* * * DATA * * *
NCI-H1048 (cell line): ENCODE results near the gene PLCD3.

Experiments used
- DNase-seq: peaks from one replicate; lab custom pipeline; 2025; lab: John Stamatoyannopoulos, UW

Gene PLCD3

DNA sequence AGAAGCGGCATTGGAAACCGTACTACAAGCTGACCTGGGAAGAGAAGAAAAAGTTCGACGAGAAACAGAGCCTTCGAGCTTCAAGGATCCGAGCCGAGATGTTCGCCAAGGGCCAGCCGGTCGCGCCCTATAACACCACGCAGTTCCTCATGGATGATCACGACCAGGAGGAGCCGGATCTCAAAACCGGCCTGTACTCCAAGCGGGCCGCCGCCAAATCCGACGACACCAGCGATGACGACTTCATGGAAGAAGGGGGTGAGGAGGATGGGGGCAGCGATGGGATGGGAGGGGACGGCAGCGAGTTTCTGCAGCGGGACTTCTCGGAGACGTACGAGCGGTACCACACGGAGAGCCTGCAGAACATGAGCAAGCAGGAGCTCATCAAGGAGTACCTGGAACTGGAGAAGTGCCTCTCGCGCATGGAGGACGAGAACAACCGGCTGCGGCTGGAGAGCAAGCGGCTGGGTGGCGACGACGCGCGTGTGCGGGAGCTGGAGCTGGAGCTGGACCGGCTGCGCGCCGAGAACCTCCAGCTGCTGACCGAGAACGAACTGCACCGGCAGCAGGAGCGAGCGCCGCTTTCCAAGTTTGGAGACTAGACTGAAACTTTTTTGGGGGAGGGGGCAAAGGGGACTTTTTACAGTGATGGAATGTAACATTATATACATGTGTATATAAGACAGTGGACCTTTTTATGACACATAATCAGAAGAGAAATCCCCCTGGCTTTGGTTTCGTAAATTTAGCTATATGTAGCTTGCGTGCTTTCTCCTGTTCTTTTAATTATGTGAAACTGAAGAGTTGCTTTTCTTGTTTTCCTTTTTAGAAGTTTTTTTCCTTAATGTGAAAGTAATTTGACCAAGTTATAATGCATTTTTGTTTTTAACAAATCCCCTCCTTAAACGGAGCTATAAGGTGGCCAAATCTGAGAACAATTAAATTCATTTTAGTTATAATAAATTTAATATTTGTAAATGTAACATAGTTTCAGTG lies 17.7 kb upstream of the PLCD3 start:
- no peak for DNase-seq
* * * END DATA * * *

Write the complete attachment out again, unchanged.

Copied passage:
NCI-H1048 (cell line): ENCODE results near the gene PLCD3.

Experiments used
- DNase-seq: peaks from one replicate; lab custom pipeline; 2025; lab: John Stamatoyannopoulos, UW

Gene PLCD3

DNA sequence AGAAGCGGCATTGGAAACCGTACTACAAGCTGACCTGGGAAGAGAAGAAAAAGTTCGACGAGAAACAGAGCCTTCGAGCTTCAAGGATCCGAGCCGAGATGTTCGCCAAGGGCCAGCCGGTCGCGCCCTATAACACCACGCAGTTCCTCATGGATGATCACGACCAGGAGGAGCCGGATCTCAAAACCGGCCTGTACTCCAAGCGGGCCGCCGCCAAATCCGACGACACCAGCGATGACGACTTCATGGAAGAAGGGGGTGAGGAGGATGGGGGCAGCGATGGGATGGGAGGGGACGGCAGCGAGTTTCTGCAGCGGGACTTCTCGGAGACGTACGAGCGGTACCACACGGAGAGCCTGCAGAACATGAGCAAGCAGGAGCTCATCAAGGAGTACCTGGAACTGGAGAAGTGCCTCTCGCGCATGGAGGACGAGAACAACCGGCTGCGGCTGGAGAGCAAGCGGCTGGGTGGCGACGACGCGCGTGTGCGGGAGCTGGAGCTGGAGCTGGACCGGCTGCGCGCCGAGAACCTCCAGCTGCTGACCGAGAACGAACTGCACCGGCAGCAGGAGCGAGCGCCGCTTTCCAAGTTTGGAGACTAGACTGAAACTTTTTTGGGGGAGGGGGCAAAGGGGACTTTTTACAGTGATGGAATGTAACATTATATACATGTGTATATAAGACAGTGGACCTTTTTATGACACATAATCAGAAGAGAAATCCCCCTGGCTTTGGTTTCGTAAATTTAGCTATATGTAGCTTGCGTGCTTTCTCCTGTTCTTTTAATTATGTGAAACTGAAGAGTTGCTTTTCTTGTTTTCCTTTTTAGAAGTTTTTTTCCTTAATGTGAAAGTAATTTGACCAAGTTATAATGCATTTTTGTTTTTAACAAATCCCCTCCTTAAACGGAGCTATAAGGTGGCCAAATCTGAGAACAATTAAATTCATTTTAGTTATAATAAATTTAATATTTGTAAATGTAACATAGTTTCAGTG lies 17.7 kb upstream of the PLCD3 start:
- no peak for DNase-seq